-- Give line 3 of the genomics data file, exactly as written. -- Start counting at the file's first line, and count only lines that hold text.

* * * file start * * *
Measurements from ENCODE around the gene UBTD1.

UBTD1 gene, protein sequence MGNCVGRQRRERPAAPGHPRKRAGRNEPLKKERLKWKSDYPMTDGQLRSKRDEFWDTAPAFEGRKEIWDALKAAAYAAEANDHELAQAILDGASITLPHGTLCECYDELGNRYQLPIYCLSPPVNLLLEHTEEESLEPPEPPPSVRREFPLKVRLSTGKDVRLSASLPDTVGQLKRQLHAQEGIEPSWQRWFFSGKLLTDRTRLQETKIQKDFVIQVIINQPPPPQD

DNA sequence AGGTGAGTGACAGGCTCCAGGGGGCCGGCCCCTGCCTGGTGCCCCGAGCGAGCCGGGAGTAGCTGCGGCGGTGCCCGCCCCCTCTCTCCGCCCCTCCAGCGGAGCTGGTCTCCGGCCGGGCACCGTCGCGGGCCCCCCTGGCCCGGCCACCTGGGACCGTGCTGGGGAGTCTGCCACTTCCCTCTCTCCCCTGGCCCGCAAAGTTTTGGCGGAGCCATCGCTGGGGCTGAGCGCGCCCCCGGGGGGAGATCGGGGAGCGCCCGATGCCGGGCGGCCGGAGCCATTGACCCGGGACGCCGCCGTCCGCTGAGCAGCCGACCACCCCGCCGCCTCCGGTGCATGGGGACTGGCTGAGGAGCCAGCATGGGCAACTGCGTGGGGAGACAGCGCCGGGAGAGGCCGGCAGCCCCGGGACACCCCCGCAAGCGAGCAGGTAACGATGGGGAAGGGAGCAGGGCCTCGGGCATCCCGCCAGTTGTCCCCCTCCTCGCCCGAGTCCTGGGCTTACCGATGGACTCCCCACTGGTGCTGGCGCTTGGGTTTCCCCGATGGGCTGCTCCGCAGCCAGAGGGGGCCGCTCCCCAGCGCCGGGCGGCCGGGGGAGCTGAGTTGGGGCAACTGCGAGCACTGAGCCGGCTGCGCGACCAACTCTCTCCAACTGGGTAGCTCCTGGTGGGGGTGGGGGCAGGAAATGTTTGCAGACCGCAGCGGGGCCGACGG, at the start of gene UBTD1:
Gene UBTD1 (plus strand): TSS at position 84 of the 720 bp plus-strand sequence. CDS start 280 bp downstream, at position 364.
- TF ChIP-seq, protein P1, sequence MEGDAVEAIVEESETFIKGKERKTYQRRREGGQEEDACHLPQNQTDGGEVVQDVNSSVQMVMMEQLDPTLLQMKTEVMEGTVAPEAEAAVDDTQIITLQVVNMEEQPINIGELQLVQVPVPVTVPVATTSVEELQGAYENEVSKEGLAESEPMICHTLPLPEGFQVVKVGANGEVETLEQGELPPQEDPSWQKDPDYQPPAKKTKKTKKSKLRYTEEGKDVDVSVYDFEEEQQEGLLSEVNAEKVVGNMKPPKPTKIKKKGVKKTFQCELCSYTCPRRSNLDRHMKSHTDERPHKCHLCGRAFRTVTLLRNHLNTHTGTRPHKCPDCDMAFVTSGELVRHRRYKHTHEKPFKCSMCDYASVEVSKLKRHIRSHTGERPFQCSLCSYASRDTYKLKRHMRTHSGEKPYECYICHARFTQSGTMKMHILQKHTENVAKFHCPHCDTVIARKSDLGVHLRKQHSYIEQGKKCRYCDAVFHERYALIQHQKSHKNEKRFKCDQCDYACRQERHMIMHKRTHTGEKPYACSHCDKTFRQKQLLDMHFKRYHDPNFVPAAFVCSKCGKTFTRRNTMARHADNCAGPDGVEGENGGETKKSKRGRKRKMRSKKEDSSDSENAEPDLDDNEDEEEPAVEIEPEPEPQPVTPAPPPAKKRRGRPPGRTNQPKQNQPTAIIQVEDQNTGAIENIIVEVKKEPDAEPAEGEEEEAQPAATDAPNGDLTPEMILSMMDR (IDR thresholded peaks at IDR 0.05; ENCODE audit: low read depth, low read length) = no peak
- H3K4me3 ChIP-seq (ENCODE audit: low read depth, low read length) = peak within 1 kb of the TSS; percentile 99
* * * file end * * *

DNA sequence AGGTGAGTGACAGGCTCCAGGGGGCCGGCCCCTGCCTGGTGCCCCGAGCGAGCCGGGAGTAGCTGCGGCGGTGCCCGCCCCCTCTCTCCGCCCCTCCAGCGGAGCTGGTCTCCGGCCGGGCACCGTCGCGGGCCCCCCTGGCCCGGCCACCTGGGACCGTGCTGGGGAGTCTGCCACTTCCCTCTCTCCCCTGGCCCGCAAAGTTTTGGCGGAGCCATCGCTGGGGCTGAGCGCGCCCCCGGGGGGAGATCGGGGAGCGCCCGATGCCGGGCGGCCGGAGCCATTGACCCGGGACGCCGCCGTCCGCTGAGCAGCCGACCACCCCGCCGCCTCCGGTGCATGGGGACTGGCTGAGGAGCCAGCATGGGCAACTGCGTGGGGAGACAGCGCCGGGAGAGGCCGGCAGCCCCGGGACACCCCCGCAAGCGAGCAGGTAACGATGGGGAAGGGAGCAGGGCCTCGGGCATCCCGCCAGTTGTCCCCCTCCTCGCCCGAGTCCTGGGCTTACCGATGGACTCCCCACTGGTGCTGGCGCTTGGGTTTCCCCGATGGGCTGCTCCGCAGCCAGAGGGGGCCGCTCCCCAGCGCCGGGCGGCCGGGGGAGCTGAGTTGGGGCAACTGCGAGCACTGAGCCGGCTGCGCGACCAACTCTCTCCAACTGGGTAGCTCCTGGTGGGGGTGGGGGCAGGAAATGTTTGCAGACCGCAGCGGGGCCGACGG, at the start of gene UBTD1: